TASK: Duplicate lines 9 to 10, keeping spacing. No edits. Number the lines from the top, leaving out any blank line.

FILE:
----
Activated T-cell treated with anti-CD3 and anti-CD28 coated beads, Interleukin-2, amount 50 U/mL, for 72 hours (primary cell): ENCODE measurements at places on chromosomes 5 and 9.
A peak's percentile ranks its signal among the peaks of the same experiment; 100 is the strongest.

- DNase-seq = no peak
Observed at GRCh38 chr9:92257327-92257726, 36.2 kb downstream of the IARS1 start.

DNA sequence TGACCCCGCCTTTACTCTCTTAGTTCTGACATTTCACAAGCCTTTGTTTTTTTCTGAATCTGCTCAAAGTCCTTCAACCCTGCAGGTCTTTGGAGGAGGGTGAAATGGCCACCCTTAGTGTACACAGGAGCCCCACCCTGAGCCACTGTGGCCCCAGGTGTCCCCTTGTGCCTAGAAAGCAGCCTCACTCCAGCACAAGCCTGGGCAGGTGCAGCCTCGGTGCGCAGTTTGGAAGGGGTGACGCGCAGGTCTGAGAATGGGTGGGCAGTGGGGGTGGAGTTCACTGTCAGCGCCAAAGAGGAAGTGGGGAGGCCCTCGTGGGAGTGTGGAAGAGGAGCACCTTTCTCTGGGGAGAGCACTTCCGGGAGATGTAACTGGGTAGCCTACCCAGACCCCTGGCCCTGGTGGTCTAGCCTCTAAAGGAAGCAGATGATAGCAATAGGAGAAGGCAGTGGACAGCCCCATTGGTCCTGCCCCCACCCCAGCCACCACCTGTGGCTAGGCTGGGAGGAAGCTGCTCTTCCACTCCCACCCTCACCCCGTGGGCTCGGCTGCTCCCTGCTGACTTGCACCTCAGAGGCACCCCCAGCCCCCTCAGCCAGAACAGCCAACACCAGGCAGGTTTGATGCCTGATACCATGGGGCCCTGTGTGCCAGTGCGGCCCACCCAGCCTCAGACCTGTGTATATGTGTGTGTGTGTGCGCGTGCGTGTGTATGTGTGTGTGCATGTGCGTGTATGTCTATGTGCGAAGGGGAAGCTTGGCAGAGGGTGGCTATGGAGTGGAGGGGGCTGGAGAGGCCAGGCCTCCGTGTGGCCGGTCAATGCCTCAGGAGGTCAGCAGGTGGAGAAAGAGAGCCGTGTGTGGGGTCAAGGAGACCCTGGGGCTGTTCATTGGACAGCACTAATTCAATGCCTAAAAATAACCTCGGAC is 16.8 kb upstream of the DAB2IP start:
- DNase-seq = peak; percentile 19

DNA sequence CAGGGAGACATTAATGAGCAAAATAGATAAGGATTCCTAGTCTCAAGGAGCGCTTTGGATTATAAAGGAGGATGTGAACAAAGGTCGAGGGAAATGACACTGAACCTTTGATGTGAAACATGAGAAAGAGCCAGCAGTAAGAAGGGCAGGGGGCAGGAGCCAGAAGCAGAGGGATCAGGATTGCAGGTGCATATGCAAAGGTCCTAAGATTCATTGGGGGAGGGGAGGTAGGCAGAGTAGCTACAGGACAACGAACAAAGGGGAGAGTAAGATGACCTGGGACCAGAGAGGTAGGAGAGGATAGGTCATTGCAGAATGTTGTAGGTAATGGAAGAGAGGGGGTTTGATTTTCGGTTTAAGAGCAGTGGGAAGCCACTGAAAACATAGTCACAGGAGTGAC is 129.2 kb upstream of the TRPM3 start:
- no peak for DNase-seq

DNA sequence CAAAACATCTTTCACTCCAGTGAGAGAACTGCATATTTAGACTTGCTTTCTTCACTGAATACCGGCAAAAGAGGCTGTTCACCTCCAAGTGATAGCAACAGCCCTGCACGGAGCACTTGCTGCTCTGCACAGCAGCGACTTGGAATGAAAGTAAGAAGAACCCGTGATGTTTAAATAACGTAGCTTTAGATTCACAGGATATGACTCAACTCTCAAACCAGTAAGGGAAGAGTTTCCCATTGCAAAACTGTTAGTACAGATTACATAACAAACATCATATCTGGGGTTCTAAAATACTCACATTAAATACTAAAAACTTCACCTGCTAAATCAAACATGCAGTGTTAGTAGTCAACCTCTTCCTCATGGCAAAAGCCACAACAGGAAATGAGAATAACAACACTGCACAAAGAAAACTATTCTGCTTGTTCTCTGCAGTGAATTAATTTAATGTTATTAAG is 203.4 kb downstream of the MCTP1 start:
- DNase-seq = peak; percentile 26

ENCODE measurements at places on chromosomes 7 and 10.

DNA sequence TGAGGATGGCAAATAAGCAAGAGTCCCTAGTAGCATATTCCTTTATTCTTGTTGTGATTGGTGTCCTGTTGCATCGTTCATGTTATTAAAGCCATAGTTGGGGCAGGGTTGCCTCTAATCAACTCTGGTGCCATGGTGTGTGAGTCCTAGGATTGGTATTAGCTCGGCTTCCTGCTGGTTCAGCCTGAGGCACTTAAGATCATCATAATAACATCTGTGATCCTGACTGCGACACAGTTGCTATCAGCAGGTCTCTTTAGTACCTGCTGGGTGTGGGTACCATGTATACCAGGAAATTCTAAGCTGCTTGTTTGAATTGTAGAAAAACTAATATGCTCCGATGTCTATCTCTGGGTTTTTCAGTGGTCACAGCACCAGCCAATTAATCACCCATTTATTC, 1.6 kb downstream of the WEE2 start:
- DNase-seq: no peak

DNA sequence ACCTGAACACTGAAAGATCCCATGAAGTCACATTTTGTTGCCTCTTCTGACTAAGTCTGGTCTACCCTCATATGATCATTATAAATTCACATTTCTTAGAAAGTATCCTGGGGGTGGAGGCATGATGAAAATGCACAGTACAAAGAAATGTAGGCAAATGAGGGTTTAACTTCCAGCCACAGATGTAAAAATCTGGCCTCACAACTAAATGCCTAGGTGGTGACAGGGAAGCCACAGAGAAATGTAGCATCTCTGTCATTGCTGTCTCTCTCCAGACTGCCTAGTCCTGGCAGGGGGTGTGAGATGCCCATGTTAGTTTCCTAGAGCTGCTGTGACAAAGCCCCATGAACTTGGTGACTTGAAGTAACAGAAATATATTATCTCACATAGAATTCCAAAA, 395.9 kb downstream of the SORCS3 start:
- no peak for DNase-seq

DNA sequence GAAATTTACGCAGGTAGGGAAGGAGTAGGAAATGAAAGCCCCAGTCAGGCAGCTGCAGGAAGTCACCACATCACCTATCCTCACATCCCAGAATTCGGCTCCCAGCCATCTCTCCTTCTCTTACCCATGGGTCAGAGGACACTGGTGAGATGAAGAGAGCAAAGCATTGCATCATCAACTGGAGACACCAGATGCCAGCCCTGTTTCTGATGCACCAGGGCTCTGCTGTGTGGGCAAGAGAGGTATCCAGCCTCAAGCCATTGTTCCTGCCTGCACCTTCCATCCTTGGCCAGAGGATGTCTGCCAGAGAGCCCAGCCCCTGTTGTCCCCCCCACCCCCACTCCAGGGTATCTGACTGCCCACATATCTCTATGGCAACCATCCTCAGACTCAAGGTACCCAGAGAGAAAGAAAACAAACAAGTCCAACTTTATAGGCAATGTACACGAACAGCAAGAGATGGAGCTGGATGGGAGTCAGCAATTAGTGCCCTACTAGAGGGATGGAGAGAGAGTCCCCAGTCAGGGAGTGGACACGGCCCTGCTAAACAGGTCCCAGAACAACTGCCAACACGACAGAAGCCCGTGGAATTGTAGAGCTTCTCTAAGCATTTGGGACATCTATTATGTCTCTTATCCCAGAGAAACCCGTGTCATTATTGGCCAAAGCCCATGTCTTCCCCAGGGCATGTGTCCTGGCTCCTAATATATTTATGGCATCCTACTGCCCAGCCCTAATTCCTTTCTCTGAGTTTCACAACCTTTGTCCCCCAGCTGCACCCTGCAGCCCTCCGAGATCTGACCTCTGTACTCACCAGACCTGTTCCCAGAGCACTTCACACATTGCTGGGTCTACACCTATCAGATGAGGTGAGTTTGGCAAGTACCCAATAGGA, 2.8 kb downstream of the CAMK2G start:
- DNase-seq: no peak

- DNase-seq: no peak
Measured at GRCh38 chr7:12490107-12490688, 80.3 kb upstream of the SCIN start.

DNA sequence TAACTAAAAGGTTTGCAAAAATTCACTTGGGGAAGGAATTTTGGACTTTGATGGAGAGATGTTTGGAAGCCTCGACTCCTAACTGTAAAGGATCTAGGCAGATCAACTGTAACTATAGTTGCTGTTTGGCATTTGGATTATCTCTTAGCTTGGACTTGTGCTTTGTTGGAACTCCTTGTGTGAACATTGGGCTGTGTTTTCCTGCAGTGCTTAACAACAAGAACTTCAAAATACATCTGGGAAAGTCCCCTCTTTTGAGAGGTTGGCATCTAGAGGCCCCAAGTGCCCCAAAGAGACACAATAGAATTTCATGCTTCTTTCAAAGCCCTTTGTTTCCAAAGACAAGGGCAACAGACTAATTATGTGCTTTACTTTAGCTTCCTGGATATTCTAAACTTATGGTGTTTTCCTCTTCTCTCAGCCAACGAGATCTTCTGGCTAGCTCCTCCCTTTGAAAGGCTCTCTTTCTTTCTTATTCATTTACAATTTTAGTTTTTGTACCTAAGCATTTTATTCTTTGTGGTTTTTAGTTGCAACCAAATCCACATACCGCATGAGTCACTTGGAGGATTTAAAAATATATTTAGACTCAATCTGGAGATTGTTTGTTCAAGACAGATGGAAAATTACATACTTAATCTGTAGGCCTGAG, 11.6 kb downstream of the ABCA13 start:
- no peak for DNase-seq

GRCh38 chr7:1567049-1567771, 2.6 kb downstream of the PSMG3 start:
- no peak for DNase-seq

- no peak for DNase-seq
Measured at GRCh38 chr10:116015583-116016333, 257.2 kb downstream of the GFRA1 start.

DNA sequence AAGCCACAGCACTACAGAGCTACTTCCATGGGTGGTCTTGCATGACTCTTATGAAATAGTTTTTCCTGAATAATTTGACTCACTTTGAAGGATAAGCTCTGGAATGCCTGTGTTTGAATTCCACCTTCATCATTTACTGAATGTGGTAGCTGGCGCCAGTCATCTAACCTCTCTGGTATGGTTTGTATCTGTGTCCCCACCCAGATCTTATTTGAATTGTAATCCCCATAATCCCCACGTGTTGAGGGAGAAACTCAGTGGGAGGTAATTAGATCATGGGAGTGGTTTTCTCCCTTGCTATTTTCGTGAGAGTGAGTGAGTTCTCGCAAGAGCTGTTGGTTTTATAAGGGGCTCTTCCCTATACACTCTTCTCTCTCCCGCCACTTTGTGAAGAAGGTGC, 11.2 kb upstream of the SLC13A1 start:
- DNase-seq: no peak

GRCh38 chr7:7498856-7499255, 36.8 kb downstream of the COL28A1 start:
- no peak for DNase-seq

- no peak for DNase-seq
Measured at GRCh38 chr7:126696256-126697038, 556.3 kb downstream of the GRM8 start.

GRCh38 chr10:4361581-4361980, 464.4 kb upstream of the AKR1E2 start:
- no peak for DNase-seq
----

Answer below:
DNA sequence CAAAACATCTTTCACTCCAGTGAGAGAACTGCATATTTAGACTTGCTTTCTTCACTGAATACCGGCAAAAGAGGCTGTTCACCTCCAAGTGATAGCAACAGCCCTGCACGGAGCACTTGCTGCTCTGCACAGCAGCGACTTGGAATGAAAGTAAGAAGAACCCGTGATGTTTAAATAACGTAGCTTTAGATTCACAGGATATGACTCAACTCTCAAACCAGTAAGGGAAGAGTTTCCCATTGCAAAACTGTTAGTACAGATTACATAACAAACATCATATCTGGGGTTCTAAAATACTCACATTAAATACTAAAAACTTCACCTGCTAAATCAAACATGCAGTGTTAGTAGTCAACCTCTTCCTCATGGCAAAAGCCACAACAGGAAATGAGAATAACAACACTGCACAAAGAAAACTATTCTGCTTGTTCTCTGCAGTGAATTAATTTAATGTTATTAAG is 203.4 kb downstream of the MCTP1 start:
- DNase-seq = peak; percentile 26